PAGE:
Manage Risks When Terminating an Employee

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This content comes from Conomikes Associates Inc., a resource on practice management tips for community physicians, practice managers and medical office staff for more than 20 years.

Terminating an employee is fraught with legal, compliance, and safety issues. While it is almost impossible to predict how an employee will react to termination, there are ways to manage delivering bad news.

Treat employees with dignity and respect. Consider the golden rule of “do unto others as you would have done to you.”  

Provide the facts. To ensure clarity of communication, it is extremely important to deliver only the facts to the employee. Prepare a script or list of bullet points to be covered during the discussion.

Put details in writing. It is crucial that the pertinent information has been documented -- and, where appropriate -- shared with the employee. For example, if the employee has failed to meet expectations over a six-month period, each instance where performance was below par should be documented and shared with the employee.

Remove the element of surprise. The reasons for the termination so should be clearly documented in case the employee informally or formally challenges the decision.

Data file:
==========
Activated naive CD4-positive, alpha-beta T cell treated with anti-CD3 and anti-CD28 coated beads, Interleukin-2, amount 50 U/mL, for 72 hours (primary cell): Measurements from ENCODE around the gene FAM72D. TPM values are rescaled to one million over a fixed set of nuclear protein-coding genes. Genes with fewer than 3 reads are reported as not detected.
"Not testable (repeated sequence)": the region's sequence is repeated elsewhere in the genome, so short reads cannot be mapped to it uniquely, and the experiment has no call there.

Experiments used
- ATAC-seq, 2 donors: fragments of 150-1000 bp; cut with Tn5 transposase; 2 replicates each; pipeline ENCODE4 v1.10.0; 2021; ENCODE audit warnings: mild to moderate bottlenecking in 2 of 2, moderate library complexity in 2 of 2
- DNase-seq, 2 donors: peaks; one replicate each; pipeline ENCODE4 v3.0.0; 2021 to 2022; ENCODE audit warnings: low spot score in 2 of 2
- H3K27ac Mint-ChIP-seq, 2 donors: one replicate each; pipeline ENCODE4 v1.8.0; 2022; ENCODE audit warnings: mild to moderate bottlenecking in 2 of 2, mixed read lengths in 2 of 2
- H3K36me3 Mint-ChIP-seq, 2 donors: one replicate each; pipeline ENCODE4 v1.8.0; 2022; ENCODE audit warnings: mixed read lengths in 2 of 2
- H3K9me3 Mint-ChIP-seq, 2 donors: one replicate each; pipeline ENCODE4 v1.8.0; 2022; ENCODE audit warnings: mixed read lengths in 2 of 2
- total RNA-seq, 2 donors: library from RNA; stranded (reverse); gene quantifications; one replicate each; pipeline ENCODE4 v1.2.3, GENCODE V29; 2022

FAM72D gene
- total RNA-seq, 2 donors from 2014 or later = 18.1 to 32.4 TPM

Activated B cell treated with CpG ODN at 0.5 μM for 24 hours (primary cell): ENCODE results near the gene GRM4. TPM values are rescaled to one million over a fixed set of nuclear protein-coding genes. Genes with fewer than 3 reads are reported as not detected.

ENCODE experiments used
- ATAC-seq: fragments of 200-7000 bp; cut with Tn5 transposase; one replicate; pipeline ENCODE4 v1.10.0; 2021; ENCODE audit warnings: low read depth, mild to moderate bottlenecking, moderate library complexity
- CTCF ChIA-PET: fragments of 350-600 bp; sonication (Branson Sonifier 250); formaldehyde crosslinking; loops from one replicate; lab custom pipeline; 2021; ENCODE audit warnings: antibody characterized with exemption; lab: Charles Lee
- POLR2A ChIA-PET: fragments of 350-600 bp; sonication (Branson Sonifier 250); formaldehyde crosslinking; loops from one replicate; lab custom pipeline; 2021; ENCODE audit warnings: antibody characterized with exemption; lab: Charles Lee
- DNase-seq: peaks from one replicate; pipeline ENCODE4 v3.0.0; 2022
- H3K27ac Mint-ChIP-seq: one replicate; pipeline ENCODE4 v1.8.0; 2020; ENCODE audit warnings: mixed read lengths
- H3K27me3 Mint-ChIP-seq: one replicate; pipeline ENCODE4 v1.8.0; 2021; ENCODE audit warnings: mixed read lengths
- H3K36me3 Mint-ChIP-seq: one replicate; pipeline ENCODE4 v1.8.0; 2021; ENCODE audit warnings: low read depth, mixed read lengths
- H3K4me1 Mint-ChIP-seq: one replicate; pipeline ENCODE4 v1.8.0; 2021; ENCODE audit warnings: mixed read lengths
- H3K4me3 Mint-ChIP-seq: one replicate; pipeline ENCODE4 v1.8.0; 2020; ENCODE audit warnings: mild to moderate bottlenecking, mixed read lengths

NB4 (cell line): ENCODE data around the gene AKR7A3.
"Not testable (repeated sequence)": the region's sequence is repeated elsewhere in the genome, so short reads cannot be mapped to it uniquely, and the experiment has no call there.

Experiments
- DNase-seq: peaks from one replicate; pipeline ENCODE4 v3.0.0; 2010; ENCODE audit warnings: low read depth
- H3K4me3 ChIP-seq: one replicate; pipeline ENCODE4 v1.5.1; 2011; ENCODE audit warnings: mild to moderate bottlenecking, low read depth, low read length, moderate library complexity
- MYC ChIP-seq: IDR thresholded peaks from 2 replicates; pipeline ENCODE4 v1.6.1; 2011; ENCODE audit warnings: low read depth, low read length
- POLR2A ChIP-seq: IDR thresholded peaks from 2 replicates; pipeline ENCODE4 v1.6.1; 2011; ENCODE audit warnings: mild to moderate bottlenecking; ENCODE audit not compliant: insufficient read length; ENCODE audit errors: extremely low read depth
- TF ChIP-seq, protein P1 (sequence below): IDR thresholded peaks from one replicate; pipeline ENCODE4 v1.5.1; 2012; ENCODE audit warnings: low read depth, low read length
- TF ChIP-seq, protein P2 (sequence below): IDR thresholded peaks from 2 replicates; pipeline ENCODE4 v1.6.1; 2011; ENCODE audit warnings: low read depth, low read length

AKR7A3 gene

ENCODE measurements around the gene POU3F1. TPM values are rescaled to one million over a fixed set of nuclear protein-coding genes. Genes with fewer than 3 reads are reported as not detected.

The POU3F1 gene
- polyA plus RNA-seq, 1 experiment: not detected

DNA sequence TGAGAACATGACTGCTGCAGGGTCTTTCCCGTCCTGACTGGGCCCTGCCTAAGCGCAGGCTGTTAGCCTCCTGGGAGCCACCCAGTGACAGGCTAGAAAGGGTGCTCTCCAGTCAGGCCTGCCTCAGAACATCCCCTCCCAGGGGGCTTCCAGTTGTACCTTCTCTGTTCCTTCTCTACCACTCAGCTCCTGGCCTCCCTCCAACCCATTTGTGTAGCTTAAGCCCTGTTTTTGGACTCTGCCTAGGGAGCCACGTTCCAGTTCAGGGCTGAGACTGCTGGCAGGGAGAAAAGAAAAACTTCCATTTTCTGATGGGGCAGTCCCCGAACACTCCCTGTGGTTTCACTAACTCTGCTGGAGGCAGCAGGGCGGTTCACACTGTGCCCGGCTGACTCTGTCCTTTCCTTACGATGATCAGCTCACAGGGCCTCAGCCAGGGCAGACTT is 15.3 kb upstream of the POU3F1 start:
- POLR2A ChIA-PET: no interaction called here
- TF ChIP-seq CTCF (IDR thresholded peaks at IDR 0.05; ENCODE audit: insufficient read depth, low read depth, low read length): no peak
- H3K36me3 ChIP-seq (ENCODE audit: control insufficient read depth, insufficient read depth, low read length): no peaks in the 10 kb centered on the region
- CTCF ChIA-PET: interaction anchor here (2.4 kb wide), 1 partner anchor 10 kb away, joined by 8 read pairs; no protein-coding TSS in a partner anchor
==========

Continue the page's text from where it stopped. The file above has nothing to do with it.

Remember that cooler heads must prevail. It is not unusual for employees who are the subject of termination to become emotional. It is important to remain calm despite tension in the room. Responding to an employee’s emotions in kind will likely escalate the situation.

Have a response plan in place. Before an employee receives bad news, take the time to assess his or her potential reaction. If you think that the employee will respond in an angry or physical manner, consider having a physician or supervising staff member on hand to assist as needed.

Have an employee exit plan. To protect the practice, as soon as an employee is notified that he or she is being terminated, e-mail and network access should be cut off. If that is not feasible, access should be closely monitored for attempts to destroy or copy company data. If the employee is allowed to return to his or her desk to remove personal items, consider having someone present to verify that the employee does not remove company assets. As an extra precaution, consider changing locks or access codes.

Source: Bessolo Haworth & Vogel, Certified Public Accountants